You have to be physically and mentally tough. This is a very, very tough position to play. No one made anyone play quarterback. You choose to do it. —Brian Johnson, former Utah quarterback and current Utes co-offensive coordinator
SALT LAKE CITY — So, is there a secret to starting and finishing a season as the starting quarterback at the University of Utah?
It’s been a quite a while — four campaigns, to be exact — since someone has been able to do it.
And that guy — Brian Johnson — capped things off by leaving the Louisiana Superdome in New Orleans with the Most Outstanding Player trophy after leading the Utes to a 31-17 upset win over Alabama in the Sugar Bowl.
“You have to be physically and mentally tough. This is a very, very tough position to play,” said Johnson, who is now Utah’s co-offensive coordinator and quarterbacks coach. “No one made anyone play quarterback. You choose to do it. So I think you kind of know that going in and that just kind of goes along with the territory. But it’s more about just being physically and mentally tough in my opinion.”
Staying healthy, however, is the No. 1 thing.
Johnson knows it’s been an issue for the Utes in recent years. It’s added to the degree of difficulty over the past two seasons as the program has moved from the Mountain West Conference to the Pac-12.
“It’s hard on an offense when you play multiple guys a year at that position. It’s the most important position in all of sports in my opinion,” Johnson said. “So to get some continuity back there and have a guy start and finish this season is definitely a goal.”
And with a deep stable of young quarterbacks now in the program, the chances of having someone do it again appears to be a strong as ever. Sophomore Travis Wilson, who appeared in all 12 games last season (including the last seven as the starter), headlines a group of competitors that includes sophomore Adam Schulz and freshmen Brandon Cox, Conner Manning and Micah Thomas.
“We’ve got to get more consistency and overall production out of that position. We haven’t had that since ’08,” said Utah coach Kyle Whittingham. “Since Brian Johnson was our quarterback, we haven’t had a guy who has played the position how we need it played from start to finish of the season due to injuries and things that have gone on.
“We just haven’t got that,” he added. “We’ve got to get that if we’re going to be any good at all.”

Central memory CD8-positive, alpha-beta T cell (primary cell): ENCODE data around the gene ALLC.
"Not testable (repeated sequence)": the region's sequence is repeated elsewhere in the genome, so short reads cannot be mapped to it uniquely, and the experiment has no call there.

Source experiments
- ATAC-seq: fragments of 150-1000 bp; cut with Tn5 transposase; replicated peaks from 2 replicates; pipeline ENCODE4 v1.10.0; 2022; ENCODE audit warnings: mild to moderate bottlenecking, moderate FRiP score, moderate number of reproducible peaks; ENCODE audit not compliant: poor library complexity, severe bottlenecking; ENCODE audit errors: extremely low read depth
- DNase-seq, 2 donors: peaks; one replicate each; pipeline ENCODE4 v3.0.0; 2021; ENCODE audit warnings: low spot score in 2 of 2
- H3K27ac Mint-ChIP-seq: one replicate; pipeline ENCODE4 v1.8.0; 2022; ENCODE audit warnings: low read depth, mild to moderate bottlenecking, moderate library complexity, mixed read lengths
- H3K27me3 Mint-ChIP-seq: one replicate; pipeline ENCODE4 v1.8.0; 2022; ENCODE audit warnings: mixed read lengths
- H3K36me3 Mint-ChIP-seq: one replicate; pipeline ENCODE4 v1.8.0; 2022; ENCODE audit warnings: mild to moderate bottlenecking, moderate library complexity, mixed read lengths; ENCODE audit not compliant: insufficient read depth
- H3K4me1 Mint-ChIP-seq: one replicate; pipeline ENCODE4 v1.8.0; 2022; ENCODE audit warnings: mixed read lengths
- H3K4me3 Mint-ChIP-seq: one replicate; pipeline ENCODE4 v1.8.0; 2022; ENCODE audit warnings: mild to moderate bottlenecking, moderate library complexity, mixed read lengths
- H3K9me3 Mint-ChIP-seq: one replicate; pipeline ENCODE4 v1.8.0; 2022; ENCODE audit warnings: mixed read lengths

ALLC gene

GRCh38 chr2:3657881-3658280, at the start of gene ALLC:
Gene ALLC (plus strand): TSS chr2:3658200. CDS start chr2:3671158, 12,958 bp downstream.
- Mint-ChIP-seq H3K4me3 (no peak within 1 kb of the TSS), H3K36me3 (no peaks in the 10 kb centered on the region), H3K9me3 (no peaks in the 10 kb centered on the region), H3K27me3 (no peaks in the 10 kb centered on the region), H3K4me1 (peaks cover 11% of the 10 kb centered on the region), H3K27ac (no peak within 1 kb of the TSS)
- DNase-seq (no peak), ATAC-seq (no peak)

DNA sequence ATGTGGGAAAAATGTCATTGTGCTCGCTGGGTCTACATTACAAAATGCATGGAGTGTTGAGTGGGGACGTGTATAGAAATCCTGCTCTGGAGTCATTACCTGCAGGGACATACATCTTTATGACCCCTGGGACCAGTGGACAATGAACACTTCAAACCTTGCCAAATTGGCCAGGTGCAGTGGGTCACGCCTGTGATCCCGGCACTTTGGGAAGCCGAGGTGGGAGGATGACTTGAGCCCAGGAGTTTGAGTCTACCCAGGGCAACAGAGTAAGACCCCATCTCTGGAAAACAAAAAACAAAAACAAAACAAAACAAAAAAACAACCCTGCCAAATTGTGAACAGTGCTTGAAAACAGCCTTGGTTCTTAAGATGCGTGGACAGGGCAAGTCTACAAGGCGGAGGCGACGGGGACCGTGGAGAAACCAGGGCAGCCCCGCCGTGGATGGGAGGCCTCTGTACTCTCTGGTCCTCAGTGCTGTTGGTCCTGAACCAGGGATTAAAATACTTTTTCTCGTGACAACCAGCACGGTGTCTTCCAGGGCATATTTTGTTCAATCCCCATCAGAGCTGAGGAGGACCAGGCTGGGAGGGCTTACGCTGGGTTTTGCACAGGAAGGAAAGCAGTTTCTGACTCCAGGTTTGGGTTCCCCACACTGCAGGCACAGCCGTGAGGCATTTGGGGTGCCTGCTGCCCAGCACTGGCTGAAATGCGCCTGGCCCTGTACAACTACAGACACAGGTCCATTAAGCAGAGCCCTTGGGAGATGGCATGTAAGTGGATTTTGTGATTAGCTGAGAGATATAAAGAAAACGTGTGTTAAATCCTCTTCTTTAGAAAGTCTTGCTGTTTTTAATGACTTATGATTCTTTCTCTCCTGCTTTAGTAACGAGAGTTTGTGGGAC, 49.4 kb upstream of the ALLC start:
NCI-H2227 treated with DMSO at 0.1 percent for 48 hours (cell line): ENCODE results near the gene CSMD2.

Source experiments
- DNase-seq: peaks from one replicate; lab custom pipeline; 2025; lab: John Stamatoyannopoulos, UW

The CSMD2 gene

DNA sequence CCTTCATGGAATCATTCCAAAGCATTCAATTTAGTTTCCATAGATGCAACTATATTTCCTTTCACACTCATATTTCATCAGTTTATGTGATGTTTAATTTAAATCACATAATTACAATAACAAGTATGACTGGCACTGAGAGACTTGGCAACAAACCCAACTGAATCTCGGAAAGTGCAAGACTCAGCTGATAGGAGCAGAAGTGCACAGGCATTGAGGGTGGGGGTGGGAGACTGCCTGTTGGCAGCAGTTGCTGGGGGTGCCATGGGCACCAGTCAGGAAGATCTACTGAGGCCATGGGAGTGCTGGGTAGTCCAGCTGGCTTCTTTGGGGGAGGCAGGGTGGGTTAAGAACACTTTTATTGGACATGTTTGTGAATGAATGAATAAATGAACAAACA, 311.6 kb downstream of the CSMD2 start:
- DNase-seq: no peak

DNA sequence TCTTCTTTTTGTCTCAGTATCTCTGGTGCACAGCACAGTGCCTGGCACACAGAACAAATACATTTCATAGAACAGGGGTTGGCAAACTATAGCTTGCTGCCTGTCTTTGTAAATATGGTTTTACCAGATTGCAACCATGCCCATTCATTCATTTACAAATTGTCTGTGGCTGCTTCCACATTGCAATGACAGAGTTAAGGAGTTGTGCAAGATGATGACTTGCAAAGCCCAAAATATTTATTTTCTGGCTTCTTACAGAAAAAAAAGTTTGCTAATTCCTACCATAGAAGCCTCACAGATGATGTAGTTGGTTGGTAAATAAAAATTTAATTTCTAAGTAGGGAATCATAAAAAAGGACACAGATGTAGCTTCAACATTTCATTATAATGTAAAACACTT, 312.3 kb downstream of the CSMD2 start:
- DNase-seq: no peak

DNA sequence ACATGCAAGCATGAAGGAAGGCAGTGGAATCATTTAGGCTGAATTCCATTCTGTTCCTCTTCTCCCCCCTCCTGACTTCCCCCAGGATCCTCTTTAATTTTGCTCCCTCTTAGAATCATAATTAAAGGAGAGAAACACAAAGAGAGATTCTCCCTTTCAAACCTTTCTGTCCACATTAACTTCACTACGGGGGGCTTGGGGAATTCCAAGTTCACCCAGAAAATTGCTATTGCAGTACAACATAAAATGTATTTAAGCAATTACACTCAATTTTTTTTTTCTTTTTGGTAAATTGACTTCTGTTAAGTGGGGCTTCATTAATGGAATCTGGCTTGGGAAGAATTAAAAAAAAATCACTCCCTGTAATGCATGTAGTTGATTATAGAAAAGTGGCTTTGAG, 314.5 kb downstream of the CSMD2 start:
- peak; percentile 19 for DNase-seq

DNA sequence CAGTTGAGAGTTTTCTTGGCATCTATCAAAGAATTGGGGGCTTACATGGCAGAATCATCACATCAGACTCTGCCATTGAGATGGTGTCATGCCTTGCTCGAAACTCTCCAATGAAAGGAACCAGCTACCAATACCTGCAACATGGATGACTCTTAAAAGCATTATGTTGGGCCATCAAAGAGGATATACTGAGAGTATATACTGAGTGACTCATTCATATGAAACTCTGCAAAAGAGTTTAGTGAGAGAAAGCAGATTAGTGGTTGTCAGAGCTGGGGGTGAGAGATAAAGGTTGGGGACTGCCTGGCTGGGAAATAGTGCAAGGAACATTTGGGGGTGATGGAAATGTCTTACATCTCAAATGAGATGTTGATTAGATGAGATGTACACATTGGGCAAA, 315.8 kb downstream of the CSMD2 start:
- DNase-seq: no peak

The ongoing competition in camp, Johnson noted, is making everyone better. Whittingham said all five quarterbacks are headed in the right direction and each brings a different skill set to the table.
“We evaluate every single thing they do every day, everything is charted, it’s all quantified statistically,” said Whittingham. “We’re doing everything we can to decide what the pecking order is going to be once we get to that point.”
Right now, though, it’s Wilson’s job to lose as camp enters a stage of more live work. Both coaches note that he’s being pressed by the others.
“It’s a great competition,” said Whittingham. “But, like I’ve said, as the days tick by we’ve got to start to narrow our focus and narrow the scope to who gets those reps.”
Finding another quarterback like Brian Johnson, though, won’t be easy. Whittingham praised Johnson’s “great leadership” and decision-making, adding that the former Utah quarterback was “just a winner.”
This year’s group, Whittingham said, is still learning.
“They’re all just sophomore and freshmen and Brian really, really came into his own his senior year. So they don’t have the experience that Brian had in ’08,” he explained. “But they’ve got to do it. They’ve got to learn quick because one of those guys is going to be the guy.”
It’s a role, however, that can carry great rewards as Johnson can attest.
“There’s no better feeling. (The position is) very unique in a sense that you get to experience the highest of the highs and the lowest of the lows as well,” said Johnson. “It’s a very unique experience and it I think it really helps you develop into a man.”